Episode #121 – Marc Miller reveals the next steps in becoming expats in Mexico
In this episode, Marc covers the events of the Millers’ trip back to Austin where they stayed with an old friend, Marc’s presentation to an association of his Multi-generational Workplace Workshop, getting rid of old stuff, connecting with old friends, and stocking up for the trip back to Ajijic. Marc covers the steps to getting resident visas, crossing the border, and meeting with their attorney in Mexico to get their paperwork processed.
Listen in to this fascinating episode for insight into becoming an expat with U.S. ties.
[1:12] Marc welcomes you to Episode 121 of the Repurpose Your Career podcast. Career Pivot brings you this podcast. CareerPivot.com is one of the very few websites dedicated to those of us in the second half of life and our careers. Take a moment to check out the blog and the other resources delivered to you, free of charge.
[1:41] If you are enjoying this podcast, please share it with other like-minded souls. Subscribe on CareerPivot.com, iTunes, or any of the other apps that supply podcasts. Share it on social media or just tell your neighbors, and colleagues. The more people Marc can reach, the more he can help.
[2:02] Next week, Marc will share an Encore Episode where he interviews Susan Lahey, who is the co-author on the Repurpose Your Career books. He is trying to get Susan to speak to us about her move to Portugal. That’s where Susan is, as Marc records this episode.
[2:26] This week, Marc will be discussing their trip back to Austin, his experiences in Austin, their return trip and the start of the Resident Visa process, first in the Consulate of Mexico in Laredo, and then back in Ajijic. Marc hopes you enjoy this episode.
Now on to the podcast…
[2:44] Marc had a variety of reasons to return to Austin at this time. In the first week in March, Marc was speaking at the Texas Hospital Insurance Exchange, an association. The speaking gig was booked long in advance of the Millers’ move to Ajijic. Marc also needed to get the car inspected and the registration renewed.
[3:28] The Millers also were still emptying their storage room, which was costing almost $80 a month. On this trip they gave a king-sized bed to a friend.
[3:52] They had planned to start the visa process at the Consulate of Mexico in Austin in December but they had run out of time. So, they are stopping at the Consulate of Mexico in Laredo, on the way back to Ajijic from this trip.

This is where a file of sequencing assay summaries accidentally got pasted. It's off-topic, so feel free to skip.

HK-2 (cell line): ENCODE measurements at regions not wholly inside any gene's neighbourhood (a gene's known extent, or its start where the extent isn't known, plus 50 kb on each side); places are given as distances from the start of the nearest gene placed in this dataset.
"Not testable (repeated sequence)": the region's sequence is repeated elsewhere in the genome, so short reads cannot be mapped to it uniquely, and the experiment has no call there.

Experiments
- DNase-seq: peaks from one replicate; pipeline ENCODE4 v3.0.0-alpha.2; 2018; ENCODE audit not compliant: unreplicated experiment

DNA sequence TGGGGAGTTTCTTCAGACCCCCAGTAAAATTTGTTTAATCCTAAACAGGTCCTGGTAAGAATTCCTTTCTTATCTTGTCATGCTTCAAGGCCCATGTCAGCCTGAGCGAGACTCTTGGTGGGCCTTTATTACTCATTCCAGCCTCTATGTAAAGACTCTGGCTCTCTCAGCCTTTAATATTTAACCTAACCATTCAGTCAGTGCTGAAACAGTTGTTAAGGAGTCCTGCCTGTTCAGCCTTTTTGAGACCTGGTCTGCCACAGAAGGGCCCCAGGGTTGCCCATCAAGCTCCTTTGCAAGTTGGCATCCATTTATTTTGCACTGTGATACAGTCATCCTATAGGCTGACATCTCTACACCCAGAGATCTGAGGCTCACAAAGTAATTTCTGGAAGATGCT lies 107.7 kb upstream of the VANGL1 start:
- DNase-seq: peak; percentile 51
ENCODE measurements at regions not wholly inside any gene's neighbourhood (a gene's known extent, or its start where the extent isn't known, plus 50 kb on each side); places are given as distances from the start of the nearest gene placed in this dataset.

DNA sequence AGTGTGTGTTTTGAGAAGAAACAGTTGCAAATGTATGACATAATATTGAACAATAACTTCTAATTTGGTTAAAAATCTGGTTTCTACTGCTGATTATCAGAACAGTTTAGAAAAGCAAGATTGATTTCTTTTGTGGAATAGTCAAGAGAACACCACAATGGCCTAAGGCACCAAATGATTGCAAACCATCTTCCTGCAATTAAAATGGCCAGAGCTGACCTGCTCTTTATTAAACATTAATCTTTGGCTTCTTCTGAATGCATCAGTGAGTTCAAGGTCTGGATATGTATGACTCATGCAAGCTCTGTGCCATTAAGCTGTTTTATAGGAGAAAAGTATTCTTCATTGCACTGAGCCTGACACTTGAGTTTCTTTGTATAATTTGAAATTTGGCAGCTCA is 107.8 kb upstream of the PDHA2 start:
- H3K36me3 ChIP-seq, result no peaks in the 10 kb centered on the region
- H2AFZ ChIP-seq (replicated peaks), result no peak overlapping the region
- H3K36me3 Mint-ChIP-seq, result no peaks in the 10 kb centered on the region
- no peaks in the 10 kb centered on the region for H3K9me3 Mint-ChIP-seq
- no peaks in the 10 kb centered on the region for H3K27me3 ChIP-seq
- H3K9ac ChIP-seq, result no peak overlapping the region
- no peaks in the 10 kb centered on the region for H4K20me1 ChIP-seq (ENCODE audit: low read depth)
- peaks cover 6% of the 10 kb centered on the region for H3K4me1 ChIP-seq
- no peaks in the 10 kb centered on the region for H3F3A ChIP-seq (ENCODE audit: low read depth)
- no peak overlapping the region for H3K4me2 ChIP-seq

[4:16] On this trip, Mrs. Miller got to visit her parents while Marc did the income taxes.
[4:32] The Millers left Ajijic on February 29 and drove to Matehuala the first day. It was a nice six-and-a-half-hour drive on toll roads and a few small roads. They stayed at the Las Palmas Midway Inn, where expats stay as they travel. It is an old pet-friendly motor inn. They stayed in a more renovated room that was quite nice, for $61 for the night.
[5:19] They left about 7:30 a.m., expecting a seven-hour trip to Laredo. It turned into a 12-hour day. Road construction added an hour. A security checkpoint backed up traffic for miles as they looked at every truck. There are 10 trucks for every car on the road.
[5:59] Next, there was a power line draped over the highway. The power company, CFE, fixed it after an hour-and-a-half. Marc is happy they were near the front of the line.
[6:40] They arrived at Laredo at about 4:30 p.m. and processed through the banjercito for the temporary import permit for their car. Their $400 was refunded to their credit card (in spite of the Millers’ having changed card numbers because of a compromised card). Then it took an hour-and-a-half to cross the Laredo International Bridge Number 1.
[7:31] The Millers got to the hotel in Laredo at about 7 p.m. They were pretty exhausted. It was a very, very long day with lots of sitting in traffic. It’s something you have to get used to. If not for the delays, they could have made the trip in one 12-hour drive from Ajijic to Laredo. But delays are expected.
[8:04] The Millers checked into the La Quinta at the Laredo airport, which they like better than the one near the border. They had a nice dinner and the next morning headed off for Nacogdoches in East Texas. Mrs. Miller visited her parents there. Stephen F. Austin State University is the primary employer, besides the lumber industry.
[8:41] Friday and Saturday, Marc hung around the hotel and did his income taxes. Being near the main road, what Marc first noticed was the massive amount of noise. Marc was no longer used to road noise and constant mechanical environmental noise.
[9:57] Marc read in the Guadalajara Reporter that Mexicans don’t understand about Americans why we control the temperature year-round in our cars. That is not the practice in Mexico.
[10:25] Sunday morning, the Millers headed for Austin. They stayed with an old family friend, Donna, in the neighborhood where they had lived for 28 years. She let them use an extra bedroom, where they stayed for about two weeks.
[10:57] The old neighborhood was where the Millers had lived, in a house built in 1959 or 1960, until they moved to a condo near downtown in 2010. Marc noticed immediately the amount of gentrification that had occurred in the neighborhood.